The Bounded Field: Localism and Local Identity in an Italian Alpine Valley

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Berghahn Books, 2003 - 224 Seiten
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Regionalism is one of the most debated issues in contemporary Western Europe, yet why the region, instead of the nation-state, is appealed to in certain areas as a compelling formulation of selfhood remains largely unexplored. Drawing on ethnographic information collected in an Alpine valley in Trentino (northern Italy) in the 1990s, The Bounded Field explores issues of national, regional and local identity, and particularly the impact of the advent of regionalist political movements which stress northern Italy's partaking of a 'European culture'. It looks at the ways the ideologies of these movements are accommodated to local-level discourses, and particularly at how a post-peasant society interprets political symbols and other ideological messages emanating from regional, national and other centres. It focuses on how the imagery of the 'bounded field' is used by the inhabitants of an Alpine valley to describe their community in relation to a nation-state perceived as intrusive. identity in Europe, which look at local identity either as an 'invention' of political leaders, or as a concept that is constructed locally independently of outside forces. By examining how local identity is articulated on these different levels, The Bounded Field points to the dialectical process between 'above' and 'below' that accounts for the appeal of specific constructions of local identity. This dialectical process is examined by focusing on how elements of personal experience, ideas about gender, views about landscape, and particularly ideas about private property and community boundaries (expressed by the imagery of the 'bounded field') may form the background against which political issues are debated and understood. In examining this articulation, the book moves beyond a vision of politics as over and above social relations, and provides an alternative to theories of nationalism which take little account of the articulation between nationalist/regionalist ideologies and local-level discourses.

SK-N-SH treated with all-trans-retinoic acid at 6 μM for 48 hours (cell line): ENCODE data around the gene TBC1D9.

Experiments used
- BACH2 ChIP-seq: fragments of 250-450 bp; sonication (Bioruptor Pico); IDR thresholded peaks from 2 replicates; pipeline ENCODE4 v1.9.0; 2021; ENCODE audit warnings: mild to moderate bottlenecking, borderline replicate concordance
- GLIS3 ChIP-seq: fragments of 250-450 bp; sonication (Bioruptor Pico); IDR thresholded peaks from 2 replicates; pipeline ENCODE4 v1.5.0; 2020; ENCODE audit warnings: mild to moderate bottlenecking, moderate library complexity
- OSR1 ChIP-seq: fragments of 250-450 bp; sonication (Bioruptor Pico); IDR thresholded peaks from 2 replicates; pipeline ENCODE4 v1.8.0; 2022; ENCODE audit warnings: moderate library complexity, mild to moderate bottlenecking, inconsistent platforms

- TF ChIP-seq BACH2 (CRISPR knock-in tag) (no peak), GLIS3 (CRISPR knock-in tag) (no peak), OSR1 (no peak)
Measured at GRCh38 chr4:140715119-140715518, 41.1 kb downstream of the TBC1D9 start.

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Über den Autor (2003)

Jaro Stacul obtained a Ph.D in Social Anthropology from the University of Cambridge. He has been a Lecturer in Anthropology at the University of Wales Swansea, and currently is Research Associate in the Department of Social Anthropology of Cambridge University.

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